ST. PETERSBURG — Did it feel like something was missing from MLB Pipeline’s new Top 100 Prospects list?
It’s hard to disagree with the names at the top of the list. You simply can’t argue with the work Jim Callis, Jonathan Mayo, Sam Dykstra and the rest of the Pipeline staff put into these annual rankings. The Rays were well-represented, too, with Junior Caminero at No. 4 followed by Carson Williams (No. 20), Curtis Mead (No. 55) and Xavier Isaac (No. 58).
So, what was missing? How about a Rays pitching prospect?
This is the first year since 2015 the Rays haven’t had a pitcher on MLB Pipeline’s preseason Top 100 list. Tampa Bay also didn’t have a preseason Top 50 pitcher in 2007, ’06 or ’04, the first year of MLB.com’s prospect rankings. Mayo just put together an informative deep dive into 20 years of rankings, if you’re into this kind of thing.
Yes, it’s the first time in a decade without at least one Rays pitching prospect on the preseason list. Blake Snell and Brent Honeywell Jr. were on in 2016, then Honeywell and José De León in ’17. Brendan McKay joined Honeywell from ’18-20, Matthew Liberatore cracked the ‘19 preseason list, and Shane Baz was on there from ‘20 until he graduated. Shane McClanahan debuted on the ’21 preseason list, and Taj Bradley held down a spot entering ’22 and ’23.
Now, obviously, prospect rankings aren’t the end-all, be-all. Those Top 100 pitchers didn’t all work out. There’s a wide range of outcomes just in that small sample. Snell has won two Cy Young Awards. McClanahan quickly earned two All-Star nods. Honeywell and McKay were stalled by injuries. Liberatore begot Randy Arozarena. Baz and Bradley are just getting started.
This may not even matter for the Rays this season, either. They can roll out a rotation with Zach Eflin, Aaron Civale, Zack Littell, Ryan Pepiot and Bradley. Baz is back, albeit with a limited workload. Jeffrey Springs and Drew Rasmussen should join the group later in the season. They have some depth in Naoyuki Uwasawa and lefty Jacob Lopez, among others. McClanahan will return in 2025.
But for the last few years, there has been a sort of conveyor belt delivering one highly touted arm after another from the Minors to Tropicana Field. It’s not quite so clear which young pitcher will keep the line moving.
So, who could be next? Which other arms are on the way? Here are some pitching prospects to watch in the Rays’ system.
RHP Yoniel Curet
It spoke volumes that they added the 21-year-old to their 40-man roster even though he’s barely pitched above Single-A and almost certainly won’t see the Majors this season. The Rays believe the organization’s 2023 Pitcher of the Year has the stuff, specifically the high-octane fastball, to be a front-line starter someday. He finished last season as the club’s No. 22 prospect, per MLB Pipeline, but he’ll take a big leap this spring.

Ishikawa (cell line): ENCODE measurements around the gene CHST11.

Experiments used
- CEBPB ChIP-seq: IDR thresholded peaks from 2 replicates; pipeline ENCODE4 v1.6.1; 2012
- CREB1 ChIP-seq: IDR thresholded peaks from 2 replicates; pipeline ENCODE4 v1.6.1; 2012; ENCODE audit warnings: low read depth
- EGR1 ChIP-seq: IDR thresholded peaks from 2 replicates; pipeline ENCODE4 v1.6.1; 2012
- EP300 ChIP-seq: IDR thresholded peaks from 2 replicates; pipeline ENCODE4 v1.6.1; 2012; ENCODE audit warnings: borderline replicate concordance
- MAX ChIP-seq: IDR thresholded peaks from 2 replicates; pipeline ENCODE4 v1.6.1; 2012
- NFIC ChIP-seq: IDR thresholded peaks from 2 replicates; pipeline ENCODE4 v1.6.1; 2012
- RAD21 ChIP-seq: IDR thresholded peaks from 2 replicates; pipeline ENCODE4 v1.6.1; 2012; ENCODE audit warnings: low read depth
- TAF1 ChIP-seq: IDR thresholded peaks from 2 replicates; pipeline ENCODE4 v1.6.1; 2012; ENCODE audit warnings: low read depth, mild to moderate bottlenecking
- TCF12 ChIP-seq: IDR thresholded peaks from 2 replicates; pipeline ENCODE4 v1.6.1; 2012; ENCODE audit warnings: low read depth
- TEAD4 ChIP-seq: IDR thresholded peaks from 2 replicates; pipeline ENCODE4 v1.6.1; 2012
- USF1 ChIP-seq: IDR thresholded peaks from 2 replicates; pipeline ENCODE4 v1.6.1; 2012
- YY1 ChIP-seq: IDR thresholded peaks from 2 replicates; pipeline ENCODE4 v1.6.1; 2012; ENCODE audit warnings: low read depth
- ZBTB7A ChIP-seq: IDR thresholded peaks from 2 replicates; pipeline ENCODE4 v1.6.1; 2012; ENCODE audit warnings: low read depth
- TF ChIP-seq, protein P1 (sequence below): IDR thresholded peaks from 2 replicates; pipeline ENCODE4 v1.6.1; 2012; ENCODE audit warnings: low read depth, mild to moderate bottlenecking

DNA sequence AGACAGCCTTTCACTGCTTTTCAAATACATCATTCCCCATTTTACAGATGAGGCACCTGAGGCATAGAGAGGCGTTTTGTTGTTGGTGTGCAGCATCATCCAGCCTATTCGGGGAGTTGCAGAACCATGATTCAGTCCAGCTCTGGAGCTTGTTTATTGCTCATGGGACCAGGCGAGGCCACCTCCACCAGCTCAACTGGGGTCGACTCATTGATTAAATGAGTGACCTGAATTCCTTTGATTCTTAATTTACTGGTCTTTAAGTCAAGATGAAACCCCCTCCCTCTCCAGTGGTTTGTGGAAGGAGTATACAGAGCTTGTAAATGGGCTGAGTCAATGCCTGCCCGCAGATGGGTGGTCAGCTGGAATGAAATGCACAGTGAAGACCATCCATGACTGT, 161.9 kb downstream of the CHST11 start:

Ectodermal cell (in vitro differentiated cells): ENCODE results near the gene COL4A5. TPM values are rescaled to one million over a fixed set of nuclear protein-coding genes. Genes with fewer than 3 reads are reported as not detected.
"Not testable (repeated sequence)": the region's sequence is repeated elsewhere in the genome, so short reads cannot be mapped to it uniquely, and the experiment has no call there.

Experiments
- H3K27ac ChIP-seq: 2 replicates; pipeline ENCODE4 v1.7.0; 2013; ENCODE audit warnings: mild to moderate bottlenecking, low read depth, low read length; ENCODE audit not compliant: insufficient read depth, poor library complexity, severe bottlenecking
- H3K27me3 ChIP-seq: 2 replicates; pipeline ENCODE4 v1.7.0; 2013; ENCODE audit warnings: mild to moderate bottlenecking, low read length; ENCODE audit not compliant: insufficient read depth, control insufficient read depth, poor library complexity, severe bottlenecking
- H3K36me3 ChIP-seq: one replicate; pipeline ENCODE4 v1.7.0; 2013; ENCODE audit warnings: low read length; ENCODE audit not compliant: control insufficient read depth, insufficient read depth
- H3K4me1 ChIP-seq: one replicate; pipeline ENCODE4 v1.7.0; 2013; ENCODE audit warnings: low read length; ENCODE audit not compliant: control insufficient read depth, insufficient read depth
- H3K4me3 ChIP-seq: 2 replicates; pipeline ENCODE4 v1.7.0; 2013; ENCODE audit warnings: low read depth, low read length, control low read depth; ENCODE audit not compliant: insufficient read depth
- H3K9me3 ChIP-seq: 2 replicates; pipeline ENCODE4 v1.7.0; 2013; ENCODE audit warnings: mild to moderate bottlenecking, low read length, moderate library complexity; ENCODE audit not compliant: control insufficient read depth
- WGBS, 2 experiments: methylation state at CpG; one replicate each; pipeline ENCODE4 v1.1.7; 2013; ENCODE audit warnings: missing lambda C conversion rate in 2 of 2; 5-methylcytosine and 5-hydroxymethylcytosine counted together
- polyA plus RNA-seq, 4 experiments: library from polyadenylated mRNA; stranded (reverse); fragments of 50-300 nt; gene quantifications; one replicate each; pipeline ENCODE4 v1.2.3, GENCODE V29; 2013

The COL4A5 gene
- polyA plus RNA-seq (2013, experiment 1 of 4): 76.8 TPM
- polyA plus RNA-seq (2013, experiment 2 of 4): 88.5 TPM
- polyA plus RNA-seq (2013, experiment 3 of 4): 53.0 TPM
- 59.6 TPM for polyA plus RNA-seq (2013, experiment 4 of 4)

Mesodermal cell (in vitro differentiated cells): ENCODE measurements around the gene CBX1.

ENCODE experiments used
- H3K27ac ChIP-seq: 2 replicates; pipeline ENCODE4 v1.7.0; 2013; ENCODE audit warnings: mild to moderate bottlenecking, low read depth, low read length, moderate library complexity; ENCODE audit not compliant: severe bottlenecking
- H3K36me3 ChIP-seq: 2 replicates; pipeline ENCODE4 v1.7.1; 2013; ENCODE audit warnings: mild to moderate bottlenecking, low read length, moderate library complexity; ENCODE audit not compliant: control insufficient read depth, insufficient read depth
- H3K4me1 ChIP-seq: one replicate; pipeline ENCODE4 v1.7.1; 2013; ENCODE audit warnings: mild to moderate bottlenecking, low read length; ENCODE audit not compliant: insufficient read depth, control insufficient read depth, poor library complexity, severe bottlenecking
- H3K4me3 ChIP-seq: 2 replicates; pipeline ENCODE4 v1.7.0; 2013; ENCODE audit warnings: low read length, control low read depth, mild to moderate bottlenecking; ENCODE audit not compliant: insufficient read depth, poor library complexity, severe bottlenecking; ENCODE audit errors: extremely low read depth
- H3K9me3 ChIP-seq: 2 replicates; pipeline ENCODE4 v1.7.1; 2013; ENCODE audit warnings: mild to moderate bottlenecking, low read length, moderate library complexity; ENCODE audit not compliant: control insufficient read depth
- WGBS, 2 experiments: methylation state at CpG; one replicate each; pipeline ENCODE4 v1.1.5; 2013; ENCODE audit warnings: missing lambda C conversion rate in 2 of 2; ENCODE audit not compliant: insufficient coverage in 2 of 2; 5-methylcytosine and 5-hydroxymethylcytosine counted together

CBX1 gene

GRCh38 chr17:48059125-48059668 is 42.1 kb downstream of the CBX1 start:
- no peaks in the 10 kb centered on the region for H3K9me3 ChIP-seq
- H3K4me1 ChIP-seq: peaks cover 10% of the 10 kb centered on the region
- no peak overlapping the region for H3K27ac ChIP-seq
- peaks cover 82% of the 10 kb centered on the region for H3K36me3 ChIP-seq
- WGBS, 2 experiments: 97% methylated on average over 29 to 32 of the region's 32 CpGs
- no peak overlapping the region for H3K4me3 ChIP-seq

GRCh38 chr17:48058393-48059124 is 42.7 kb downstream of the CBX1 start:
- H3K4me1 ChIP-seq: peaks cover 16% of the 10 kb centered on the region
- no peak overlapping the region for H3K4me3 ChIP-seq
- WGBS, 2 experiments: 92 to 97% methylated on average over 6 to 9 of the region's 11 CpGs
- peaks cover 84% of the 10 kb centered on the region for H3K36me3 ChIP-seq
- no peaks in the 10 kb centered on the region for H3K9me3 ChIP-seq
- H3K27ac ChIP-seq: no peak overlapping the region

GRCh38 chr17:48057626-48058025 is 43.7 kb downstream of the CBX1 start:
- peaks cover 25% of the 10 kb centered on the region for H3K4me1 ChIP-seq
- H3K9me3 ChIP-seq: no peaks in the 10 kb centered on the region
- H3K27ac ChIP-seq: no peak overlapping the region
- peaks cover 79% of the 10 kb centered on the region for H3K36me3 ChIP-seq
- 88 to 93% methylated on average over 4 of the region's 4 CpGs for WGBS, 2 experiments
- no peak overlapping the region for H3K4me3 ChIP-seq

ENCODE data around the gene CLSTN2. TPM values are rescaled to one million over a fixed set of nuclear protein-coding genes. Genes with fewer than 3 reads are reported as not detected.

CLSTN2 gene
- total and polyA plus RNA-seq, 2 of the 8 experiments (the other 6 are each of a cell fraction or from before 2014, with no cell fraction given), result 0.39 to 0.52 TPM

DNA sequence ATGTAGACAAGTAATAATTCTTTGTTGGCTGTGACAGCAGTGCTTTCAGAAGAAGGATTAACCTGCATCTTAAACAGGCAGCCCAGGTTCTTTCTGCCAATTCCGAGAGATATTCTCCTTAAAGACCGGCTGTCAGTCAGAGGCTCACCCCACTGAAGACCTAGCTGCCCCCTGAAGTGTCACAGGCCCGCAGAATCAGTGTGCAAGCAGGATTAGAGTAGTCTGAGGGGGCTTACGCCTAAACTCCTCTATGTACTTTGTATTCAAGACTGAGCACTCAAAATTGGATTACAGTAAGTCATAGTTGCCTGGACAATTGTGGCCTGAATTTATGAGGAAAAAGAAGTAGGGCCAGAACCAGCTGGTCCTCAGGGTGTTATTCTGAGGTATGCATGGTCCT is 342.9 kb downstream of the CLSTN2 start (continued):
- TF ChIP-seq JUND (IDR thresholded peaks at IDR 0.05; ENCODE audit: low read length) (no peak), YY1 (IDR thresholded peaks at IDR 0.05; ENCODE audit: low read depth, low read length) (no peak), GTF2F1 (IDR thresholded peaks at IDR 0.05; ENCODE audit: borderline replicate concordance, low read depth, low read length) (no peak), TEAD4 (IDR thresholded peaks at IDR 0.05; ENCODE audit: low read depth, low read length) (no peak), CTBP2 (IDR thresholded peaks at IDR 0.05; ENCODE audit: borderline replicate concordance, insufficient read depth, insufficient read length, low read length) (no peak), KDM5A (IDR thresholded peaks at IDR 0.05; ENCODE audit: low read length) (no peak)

RHP Santiago Suarez
The latest reminder to pay attention when the Rays trade for a Rookie-level prospect. Acquired from Miami after pitching well in the Dominican Summer League in 2022, he carried that success stateside last year. He may not have overpowering stuff, but he’s performed too well to ignore and already pitched in Single-A. And he’s only 19.
RHP Jose Urbina
The Rays felt they’d found a gem when they signed the Venezuelan righty for $210,000, as his stuff exploded shortly before International Signing Day. Their confidence was reflected in his assignment to the Florida Complex League. His Rookie-level numbers weren’t great, but again: He was 17. He’s a long way away but has the big-time arm to be a power starter.
LHP Mason Montgomery
The Rays’ 2022 Minor League Pitcher of the Year struggled much of last year, with walks and homers more of an issue than before. But he finished strong, posting a 1.78 ERA while holding opponents to a .512 OPS and reaching Triple-A Durham during his final six appearances. If he carries forward that success against high-level hitters, watch out.
LHP Ian Seymour
The 2020 second-round Draft pick caught the big league staff’s attention in ‘21, his first professional season, but he had Tommy John surgery in 2022. He returned for 42 innings over 13 outings last season and put up good results, and he could continue his ascent this year if his velocity comes back.
RHP Cole Wilcox’s numbers with Double-A Montgomery were nothing special, save one: He made 25 starts in his first full season back from Tommy John surgery. The last remnant of the Snell trade has plenty of upside if he returns to pre-injury form. … RHP Trevor Martin struck out 131 in 110 innings for Single-A Charleston last year. … RHP Marcus Johnson, a polished strike-thrower acquired alongside Suarez, also pitched well for Charleston. … RHP Logan Workman will be in big league camp this spring. … LHP Keyshawn Askew has a funky sidearm delivery that makes him tough to hit.